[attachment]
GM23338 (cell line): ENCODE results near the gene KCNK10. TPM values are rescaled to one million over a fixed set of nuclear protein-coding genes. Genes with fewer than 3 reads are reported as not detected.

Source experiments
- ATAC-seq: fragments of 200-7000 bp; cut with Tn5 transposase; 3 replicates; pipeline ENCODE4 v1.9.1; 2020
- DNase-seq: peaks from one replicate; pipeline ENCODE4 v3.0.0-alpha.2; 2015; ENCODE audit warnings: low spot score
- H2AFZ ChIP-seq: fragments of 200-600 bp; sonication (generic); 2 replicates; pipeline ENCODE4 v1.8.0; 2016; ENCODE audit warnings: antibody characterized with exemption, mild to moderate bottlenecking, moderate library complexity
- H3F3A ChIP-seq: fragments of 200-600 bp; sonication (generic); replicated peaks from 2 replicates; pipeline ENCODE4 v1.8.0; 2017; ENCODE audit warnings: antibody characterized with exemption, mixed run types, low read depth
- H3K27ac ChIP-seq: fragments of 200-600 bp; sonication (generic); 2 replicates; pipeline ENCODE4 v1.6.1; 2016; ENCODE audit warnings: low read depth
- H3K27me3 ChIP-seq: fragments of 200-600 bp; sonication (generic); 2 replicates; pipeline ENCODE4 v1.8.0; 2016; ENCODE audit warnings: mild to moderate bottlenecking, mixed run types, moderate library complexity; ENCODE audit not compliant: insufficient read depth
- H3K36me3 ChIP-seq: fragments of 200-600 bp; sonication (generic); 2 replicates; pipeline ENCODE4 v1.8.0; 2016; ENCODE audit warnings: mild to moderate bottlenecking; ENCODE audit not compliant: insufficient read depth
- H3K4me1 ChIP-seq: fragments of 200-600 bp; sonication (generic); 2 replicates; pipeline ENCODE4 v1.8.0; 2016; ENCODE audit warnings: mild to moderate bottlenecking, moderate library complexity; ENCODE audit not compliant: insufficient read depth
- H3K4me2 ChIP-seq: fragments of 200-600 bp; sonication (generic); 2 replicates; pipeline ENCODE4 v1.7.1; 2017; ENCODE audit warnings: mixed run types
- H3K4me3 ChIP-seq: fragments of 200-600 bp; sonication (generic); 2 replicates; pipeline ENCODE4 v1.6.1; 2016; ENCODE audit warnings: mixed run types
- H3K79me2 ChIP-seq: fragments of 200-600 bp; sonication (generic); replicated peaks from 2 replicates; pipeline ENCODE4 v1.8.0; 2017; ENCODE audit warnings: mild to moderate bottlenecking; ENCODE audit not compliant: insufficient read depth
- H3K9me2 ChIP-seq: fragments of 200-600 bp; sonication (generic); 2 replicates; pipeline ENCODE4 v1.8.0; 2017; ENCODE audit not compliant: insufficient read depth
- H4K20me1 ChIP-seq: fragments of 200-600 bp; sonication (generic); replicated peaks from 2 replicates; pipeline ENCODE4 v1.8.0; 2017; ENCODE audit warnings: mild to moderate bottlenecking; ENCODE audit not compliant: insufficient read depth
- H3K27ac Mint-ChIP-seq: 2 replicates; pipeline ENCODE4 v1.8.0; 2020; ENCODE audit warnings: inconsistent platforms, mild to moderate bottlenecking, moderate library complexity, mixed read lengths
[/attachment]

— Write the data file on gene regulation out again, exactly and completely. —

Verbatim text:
GM23338 (cell line): ENCODE results near the gene KCNK10. TPM values are rescaled to one million over a fixed set of nuclear protein-coding genes. Genes with fewer than 3 reads are reported as not detected.

Source experiments
- ATAC-seq: fragments of 200-7000 bp; cut with Tn5 transposase; 3 replicates; pipeline ENCODE4 v1.9.1; 2020
- DNase-seq: peaks from one replicate; pipeline ENCODE4 v3.0.0-alpha.2; 2015; ENCODE audit warnings: low spot score
- H2AFZ ChIP-seq: fragments of 200-600 bp; sonication (generic); 2 replicates; pipeline ENCODE4 v1.8.0; 2016; ENCODE audit warnings: antibody characterized with exemption, mild to moderate bottlenecking, moderate library complexity
- H3F3A ChIP-seq: fragments of 200-600 bp; sonication (generic); replicated peaks from 2 replicates; pipeline ENCODE4 v1.8.0; 2017; ENCODE audit warnings: antibody characterized with exemption, mixed run types, low read depth
- H3K27ac ChIP-seq: fragments of 200-600 bp; sonication (generic); 2 replicates; pipeline ENCODE4 v1.6.1; 2016; ENCODE audit warnings: low read depth
- H3K27me3 ChIP-seq: fragments of 200-600 bp; sonication (generic); 2 replicates; pipeline ENCODE4 v1.8.0; 2016; ENCODE audit warnings: mild to moderate bottlenecking, mixed run types, moderate library complexity; ENCODE audit not compliant: insufficient read depth
- H3K36me3 ChIP-seq: fragments of 200-600 bp; sonication (generic); 2 replicates; pipeline ENCODE4 v1.8.0; 2016; ENCODE audit warnings: mild to moderate bottlenecking; ENCODE audit not compliant: insufficient read depth
- H3K4me1 ChIP-seq: fragments of 200-600 bp; sonication (generic); 2 replicates; pipeline ENCODE4 v1.8.0; 2016; ENCODE audit warnings: mild to moderate bottlenecking, moderate library complexity; ENCODE audit not compliant: insufficient read depth
- H3K4me2 ChIP-seq: fragments of 200-600 bp; sonication (generic); 2 replicates; pipeline ENCODE4 v1.7.1; 2017; ENCODE audit warnings: mixed run types
- H3K4me3 ChIP-seq: fragments of 200-600 bp; sonication (generic); 2 replicates; pipeline ENCODE4 v1.6.1; 2016; ENCODE audit warnings: mixed run types
- H3K79me2 ChIP-seq: fragments of 200-600 bp; sonication (generic); replicated peaks from 2 replicates; pipeline ENCODE4 v1.8.0; 2017; ENCODE audit warnings: mild to moderate bottlenecking; ENCODE audit not compliant: insufficient read depth
- H3K9me2 ChIP-seq: fragments of 200-600 bp; sonication (generic); 2 replicates; pipeline ENCODE4 v1.8.0; 2017; ENCODE audit not compliant: insufficient read depth
- H4K20me1 ChIP-seq: fragments of 200-600 bp; sonication (generic); replicated peaks from 2 replicates; pipeline ENCODE4 v1.8.0; 2017; ENCODE audit warnings: mild to moderate bottlenecking; ENCODE audit not compliant: insufficient read depth
- H3K27ac Mint-ChIP-seq: 2 replicates; pipeline ENCODE4 v1.8.0; 2020; ENCODE audit warnings: inconsistent platforms, mild to moderate bottlenecking, moderate library complexity, mixed read lengths